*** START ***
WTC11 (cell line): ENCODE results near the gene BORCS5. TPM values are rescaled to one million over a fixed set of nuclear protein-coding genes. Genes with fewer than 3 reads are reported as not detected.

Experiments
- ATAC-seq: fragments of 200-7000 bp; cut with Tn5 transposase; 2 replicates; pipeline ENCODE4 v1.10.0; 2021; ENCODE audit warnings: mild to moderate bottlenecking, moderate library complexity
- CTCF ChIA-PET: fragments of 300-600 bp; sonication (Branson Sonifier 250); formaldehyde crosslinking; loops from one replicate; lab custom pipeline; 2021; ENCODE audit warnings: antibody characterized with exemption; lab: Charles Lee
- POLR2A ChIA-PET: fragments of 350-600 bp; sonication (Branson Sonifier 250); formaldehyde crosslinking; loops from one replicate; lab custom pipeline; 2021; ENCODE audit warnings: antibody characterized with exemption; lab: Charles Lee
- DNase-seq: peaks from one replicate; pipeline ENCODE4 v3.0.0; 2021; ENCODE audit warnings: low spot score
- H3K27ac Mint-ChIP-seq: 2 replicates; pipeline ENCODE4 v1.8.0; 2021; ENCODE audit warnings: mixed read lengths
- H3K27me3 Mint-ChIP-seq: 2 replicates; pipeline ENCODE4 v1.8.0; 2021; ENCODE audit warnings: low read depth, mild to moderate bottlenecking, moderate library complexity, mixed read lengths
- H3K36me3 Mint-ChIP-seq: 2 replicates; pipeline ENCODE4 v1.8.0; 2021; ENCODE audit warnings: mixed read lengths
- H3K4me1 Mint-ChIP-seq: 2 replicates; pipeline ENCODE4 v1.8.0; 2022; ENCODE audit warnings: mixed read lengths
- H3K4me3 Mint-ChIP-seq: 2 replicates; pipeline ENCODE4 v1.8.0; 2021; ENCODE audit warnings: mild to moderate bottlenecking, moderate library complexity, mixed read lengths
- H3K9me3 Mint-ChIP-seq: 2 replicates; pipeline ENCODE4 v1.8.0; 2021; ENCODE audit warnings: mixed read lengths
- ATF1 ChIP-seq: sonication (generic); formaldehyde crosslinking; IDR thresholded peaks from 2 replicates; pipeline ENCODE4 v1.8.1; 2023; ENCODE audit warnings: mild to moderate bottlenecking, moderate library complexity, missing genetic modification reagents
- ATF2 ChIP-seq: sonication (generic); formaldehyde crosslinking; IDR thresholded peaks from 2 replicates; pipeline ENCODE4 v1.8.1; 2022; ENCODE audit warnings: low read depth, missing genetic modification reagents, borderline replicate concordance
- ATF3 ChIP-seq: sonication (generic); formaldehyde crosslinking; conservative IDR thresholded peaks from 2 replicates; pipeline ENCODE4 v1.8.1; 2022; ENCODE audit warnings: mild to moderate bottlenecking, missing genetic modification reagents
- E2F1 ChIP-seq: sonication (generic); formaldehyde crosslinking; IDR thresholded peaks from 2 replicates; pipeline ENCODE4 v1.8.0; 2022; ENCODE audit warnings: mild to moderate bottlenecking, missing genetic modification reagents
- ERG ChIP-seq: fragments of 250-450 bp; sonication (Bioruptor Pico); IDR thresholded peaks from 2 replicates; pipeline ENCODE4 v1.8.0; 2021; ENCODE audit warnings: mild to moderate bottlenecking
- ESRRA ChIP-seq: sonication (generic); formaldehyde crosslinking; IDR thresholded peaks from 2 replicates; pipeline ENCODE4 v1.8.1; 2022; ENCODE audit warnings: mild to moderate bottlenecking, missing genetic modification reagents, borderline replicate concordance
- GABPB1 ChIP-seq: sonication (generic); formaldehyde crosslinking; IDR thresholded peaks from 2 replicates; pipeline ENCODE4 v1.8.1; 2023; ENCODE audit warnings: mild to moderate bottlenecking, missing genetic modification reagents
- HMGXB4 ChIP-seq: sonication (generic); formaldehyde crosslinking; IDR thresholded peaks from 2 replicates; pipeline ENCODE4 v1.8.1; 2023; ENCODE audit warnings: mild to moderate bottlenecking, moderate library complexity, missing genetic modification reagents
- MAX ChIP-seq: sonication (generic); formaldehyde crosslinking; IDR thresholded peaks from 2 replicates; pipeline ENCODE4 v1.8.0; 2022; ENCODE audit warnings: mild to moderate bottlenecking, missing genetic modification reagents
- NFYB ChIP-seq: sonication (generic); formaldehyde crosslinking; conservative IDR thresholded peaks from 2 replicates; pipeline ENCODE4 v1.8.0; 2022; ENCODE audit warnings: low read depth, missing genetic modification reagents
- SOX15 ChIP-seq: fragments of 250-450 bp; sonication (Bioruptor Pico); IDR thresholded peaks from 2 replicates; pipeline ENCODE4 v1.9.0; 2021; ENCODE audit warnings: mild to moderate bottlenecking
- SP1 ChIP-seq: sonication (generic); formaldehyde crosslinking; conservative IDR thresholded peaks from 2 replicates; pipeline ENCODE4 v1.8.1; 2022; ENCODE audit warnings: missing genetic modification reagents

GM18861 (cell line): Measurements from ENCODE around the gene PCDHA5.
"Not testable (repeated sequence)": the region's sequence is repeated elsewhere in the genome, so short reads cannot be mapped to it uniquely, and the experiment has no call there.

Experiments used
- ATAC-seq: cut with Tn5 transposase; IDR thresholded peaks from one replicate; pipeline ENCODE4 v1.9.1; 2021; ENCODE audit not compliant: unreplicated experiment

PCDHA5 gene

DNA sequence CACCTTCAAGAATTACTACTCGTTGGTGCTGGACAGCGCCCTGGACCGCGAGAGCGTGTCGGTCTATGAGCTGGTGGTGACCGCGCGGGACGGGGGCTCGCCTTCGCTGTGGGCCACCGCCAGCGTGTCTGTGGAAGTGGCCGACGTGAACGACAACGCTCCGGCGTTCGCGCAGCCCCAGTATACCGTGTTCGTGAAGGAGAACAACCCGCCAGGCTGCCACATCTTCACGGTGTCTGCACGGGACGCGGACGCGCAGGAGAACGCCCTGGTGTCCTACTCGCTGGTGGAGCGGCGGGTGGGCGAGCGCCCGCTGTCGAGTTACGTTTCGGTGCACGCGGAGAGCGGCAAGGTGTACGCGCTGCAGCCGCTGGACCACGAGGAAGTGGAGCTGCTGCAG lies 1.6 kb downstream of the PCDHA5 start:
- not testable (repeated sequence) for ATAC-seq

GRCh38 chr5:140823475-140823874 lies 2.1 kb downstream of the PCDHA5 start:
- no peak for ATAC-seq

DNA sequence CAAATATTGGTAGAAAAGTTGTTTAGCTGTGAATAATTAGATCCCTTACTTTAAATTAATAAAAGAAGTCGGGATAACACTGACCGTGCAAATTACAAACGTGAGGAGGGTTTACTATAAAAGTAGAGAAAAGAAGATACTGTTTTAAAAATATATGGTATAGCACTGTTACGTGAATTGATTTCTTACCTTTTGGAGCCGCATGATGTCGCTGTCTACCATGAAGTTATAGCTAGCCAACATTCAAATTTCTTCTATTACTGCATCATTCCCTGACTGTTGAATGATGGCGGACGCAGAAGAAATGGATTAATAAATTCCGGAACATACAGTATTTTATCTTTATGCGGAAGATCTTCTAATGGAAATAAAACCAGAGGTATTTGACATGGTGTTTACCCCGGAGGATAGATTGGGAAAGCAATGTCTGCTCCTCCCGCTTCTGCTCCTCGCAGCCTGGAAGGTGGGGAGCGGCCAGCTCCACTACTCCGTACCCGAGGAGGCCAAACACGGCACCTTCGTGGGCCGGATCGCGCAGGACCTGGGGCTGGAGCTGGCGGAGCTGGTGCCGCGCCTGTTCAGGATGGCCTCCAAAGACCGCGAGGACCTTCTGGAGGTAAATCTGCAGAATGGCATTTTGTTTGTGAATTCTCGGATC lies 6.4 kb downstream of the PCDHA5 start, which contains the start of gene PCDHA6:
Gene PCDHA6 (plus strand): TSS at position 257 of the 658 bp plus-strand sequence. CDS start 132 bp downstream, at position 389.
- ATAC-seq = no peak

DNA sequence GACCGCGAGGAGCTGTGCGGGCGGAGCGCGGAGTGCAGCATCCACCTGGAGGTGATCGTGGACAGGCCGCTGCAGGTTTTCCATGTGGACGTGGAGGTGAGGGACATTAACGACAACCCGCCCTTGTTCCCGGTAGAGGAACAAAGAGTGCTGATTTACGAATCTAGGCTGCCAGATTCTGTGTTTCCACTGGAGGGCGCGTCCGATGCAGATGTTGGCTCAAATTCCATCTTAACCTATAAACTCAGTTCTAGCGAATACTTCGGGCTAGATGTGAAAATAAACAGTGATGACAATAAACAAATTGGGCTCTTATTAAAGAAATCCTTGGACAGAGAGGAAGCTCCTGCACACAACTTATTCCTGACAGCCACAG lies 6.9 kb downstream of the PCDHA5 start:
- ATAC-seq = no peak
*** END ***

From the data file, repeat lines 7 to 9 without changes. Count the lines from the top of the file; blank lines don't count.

- H3K27ac Mint-ChIP-seq: 2 replicates; pipeline ENCODE4 v1.8.0; 2021; ENCODE audit warnings: mixed read lengths
- H3K27me3 Mint-ChIP-seq: 2 replicates; pipeline ENCODE4 v1.8.0; 2021; ENCODE audit warnings: low read depth, mild to moderate bottlenecking, moderate library complexity, mixed read lengths
- H3K36me3 Mint-ChIP-seq: 2 replicates; pipeline ENCODE4 v1.8.0; 2021; ENCODE audit warnings: mixed read lengths